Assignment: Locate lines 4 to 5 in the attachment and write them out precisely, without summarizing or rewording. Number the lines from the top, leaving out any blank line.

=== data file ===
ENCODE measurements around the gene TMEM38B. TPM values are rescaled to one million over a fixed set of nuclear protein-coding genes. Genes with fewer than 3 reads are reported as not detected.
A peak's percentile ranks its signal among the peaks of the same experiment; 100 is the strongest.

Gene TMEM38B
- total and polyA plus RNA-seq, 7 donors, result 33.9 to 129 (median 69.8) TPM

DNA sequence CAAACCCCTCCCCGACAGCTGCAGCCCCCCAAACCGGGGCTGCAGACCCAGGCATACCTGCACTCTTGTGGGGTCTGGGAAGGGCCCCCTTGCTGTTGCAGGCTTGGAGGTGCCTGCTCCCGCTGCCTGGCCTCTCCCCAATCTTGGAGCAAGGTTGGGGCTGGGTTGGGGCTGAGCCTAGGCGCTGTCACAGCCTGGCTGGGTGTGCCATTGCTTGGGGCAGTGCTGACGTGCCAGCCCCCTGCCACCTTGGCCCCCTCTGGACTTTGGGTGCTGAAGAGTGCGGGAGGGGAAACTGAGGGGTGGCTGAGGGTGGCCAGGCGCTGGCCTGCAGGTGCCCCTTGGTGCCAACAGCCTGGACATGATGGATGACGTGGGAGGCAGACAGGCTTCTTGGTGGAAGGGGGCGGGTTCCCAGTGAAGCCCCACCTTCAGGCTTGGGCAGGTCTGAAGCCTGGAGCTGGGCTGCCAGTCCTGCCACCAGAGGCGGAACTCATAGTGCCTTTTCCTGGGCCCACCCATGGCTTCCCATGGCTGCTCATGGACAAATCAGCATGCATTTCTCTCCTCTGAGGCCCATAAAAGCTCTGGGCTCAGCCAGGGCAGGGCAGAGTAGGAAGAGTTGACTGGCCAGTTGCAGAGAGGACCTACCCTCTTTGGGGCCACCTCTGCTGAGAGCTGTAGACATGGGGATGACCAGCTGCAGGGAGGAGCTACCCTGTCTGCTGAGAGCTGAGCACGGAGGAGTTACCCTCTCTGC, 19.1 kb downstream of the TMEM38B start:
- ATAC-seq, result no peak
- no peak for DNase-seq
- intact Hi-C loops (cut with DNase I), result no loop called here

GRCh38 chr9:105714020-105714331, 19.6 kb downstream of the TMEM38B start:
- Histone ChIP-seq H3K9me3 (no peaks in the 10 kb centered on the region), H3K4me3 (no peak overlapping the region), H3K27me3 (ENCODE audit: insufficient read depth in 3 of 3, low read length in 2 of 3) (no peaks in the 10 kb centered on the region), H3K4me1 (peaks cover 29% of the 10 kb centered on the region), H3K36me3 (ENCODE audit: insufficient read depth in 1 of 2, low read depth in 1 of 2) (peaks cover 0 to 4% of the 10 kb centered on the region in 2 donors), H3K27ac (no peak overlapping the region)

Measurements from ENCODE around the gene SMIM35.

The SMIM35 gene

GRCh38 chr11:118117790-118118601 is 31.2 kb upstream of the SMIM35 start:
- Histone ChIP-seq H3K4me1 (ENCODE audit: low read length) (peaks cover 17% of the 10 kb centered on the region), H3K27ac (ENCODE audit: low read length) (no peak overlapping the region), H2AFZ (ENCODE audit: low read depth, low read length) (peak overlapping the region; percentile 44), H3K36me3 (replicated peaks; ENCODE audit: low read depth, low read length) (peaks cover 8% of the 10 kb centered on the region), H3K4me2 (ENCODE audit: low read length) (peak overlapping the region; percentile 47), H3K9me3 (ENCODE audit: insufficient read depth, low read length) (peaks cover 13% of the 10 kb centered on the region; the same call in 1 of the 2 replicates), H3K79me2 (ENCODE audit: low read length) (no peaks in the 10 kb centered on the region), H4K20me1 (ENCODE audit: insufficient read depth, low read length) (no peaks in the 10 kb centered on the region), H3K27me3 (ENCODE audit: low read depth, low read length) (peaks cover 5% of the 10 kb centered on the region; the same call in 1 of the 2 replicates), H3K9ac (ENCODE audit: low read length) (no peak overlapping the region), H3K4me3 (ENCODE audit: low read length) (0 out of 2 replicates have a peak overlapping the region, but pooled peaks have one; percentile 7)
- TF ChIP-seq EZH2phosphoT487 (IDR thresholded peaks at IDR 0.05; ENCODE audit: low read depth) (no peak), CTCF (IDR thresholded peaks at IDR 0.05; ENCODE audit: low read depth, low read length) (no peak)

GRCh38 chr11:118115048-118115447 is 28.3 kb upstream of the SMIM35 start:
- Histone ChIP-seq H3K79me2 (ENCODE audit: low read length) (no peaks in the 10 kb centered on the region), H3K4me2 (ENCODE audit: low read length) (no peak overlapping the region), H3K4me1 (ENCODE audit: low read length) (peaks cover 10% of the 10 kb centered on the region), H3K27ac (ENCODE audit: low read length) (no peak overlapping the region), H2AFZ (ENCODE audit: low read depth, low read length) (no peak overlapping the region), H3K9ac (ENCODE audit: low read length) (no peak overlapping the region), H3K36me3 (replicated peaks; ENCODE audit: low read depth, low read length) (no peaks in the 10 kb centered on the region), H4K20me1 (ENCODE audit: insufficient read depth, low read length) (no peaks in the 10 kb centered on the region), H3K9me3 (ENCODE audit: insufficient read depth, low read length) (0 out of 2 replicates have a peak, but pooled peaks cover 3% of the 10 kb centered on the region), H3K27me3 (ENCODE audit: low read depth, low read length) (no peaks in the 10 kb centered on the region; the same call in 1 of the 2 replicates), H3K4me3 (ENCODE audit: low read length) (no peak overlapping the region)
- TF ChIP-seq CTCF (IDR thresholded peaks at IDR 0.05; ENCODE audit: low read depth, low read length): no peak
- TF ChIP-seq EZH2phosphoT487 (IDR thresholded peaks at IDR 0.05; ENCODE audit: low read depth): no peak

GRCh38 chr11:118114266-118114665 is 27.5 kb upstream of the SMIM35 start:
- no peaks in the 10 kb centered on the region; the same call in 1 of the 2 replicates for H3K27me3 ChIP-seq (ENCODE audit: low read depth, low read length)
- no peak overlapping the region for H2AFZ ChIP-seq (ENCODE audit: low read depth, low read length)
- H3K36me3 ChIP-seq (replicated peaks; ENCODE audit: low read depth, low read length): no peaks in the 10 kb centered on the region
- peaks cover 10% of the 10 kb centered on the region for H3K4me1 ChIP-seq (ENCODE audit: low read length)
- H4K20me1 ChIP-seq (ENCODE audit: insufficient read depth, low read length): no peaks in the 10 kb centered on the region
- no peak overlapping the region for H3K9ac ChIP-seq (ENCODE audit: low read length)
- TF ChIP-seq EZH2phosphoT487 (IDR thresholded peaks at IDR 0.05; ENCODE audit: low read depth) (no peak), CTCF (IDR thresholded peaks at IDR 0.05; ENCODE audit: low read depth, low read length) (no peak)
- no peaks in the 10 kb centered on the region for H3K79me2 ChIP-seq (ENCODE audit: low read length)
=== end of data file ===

- total and polyA plus RNA-seq, 7 donors, result 33.9 to 129 (median 69.8) TPM

DNA sequence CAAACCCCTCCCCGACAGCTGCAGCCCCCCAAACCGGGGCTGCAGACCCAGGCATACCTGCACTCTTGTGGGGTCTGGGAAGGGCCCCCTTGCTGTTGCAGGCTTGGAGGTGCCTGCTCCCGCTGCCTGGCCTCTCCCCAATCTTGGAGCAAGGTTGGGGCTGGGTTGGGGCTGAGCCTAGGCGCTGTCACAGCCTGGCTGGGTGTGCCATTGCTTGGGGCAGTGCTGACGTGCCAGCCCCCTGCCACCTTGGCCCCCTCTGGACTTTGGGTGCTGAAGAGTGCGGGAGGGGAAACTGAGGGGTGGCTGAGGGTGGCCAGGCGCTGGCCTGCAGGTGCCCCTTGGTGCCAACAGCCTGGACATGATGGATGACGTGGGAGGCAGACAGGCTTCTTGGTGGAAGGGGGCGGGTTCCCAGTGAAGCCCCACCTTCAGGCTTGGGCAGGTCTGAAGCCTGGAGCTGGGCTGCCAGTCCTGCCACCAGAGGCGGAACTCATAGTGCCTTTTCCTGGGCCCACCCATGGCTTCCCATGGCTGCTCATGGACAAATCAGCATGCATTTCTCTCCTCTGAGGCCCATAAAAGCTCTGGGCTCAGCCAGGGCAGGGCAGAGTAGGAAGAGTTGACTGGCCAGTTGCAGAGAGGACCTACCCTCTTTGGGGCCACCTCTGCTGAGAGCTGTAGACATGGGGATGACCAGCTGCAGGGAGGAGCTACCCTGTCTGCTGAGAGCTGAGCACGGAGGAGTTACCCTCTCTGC, 19.1 kb downstream of the TMEM38B start: